From generation to generation, in any and every culture, artists offer new perspectives on timeless themes. The most widely and intensively explored holiday in the Jewish tradition has been Passover; traditionally, artists have infused the holiday’s rituals with meaning by beautifying objects associated with it. The Art of Passover offers a sampling of such work from over the last seven hundred years, providing readers with an overview of the holiday’s ritual objects, such as Haggadot, matzah bags, and seder plates. The items presented range from numerous geographic locales in which Jews settled over the past millennium, although it heavily emphasizes Central and Eastern Europe.
The book is a reprint of a publication originally issued in 1994. It appears much like an exhibition catalog, though no museum exhibition accompanied this assembly of fine artistic pieces. Each of the forty-eight items represented is given a two-page spread, with text in two columns appearing on the left-hand page, and photo reproduction of the item on the right-hand page. Like extended exhibition labels, the text provides background on rituals, cultures, artists, and provenance, as well as physical descriptions to help contextualize the accompanying photos. In addition, Parnes, the original compiler of the items in the book, composed a short preface, while Michaels and Goldstein, curators at Yeshiva University Museum and the volume’s primary authors, provided a nine-page introduction.
The entries are arranged idiosyncratically, alternating according to the material type of some objects and the concept of others. The first fifteen entries show images of manuscripts and printed books that relate to the Exodus or to the seder. The accompanying texts on their own are informative, but several items appear unnecessarily. Concurrently, innovative and artistic Haggadot printed during the sixteenth, seventeenth, and eighteenth centuries are noticeably absent.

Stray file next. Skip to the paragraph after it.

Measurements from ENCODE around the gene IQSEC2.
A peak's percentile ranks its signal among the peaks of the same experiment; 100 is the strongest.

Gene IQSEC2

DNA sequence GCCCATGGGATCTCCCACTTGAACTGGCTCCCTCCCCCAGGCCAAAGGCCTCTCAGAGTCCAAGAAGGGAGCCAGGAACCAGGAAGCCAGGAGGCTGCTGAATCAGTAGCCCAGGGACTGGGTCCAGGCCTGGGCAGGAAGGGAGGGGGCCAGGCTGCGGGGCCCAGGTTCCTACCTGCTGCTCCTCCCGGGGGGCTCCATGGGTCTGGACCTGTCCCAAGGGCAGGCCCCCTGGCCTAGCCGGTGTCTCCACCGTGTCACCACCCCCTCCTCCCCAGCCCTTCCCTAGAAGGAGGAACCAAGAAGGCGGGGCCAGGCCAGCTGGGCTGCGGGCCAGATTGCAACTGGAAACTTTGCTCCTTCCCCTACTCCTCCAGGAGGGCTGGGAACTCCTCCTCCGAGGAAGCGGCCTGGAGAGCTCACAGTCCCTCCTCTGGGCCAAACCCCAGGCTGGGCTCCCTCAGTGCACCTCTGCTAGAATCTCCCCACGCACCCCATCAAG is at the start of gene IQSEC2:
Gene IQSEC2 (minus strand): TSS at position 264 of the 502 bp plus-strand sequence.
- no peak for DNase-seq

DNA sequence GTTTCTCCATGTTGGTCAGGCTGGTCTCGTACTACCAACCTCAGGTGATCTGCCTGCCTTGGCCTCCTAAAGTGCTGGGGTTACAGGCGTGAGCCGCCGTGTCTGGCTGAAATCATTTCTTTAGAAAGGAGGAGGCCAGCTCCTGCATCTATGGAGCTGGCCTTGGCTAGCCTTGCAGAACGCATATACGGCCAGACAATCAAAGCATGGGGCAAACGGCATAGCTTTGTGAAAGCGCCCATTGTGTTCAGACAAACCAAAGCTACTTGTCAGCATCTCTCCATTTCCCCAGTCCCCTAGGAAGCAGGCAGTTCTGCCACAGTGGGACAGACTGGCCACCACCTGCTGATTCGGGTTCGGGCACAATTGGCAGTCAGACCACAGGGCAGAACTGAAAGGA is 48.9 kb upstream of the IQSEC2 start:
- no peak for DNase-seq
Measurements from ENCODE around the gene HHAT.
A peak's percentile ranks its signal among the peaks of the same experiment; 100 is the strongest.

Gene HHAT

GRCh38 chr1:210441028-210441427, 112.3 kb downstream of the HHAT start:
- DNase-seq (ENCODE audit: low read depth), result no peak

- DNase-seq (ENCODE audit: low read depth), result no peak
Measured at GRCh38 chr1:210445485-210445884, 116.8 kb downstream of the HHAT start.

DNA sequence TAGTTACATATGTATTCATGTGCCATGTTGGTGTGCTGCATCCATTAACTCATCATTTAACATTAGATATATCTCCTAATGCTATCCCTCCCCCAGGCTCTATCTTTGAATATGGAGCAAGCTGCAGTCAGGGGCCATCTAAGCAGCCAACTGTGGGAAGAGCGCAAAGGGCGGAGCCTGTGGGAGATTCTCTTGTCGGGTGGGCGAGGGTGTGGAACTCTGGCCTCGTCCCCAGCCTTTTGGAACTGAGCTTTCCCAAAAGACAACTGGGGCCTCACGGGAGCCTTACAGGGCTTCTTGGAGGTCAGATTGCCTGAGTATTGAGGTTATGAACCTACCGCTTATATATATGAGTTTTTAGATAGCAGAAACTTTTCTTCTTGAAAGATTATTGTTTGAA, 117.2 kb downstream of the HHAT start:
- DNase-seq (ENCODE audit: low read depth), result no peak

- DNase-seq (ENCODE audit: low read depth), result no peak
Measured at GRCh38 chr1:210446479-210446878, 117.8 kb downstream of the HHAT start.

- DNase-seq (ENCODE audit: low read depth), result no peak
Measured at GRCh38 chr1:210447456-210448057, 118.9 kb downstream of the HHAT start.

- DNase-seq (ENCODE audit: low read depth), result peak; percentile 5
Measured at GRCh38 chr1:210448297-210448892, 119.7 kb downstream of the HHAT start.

The Art of Passover proceeds with a handful of textiles, including matzah bags, towels, a banner from Alsace, and a nineteenth-century afikomen pouch from China. The next twelve items are seder plates, almost all of which stem from nineteenth-century Ashkenazic communities. Most notably, there is a plate from Spain dated to 1480 and another created in Theresienstadt in 1944, both of which speak to the perpetual resonance of Passover. The book also includes several examples of drinking receptacles, and concludes with visual pieces, including paintings by Chagall and Rubin, that celebrate the holiday or something tangentially related.
Taken individually, the items displayed and discussed in this volume on Passover are informative and evocative. Michaels’s and Goldstein’s research is reliable and the photos are nice, if not extraordinary. This reasonably priced coffee-table book would serve as an excellent holiday gift.
David Sclar studies Jewish history and culture in the early modern period. He earned his doctorate at the Graduate Center of the City University of New York, and has held fellowships at Harvard University, Princeton University, the University of Oxford, the University of Toronto, New York University, and the Center for Jewish History. He worked for several years in the Special Collections of the Library of the Jewish Theological Seminary, and presently teaches history at the Frisch School.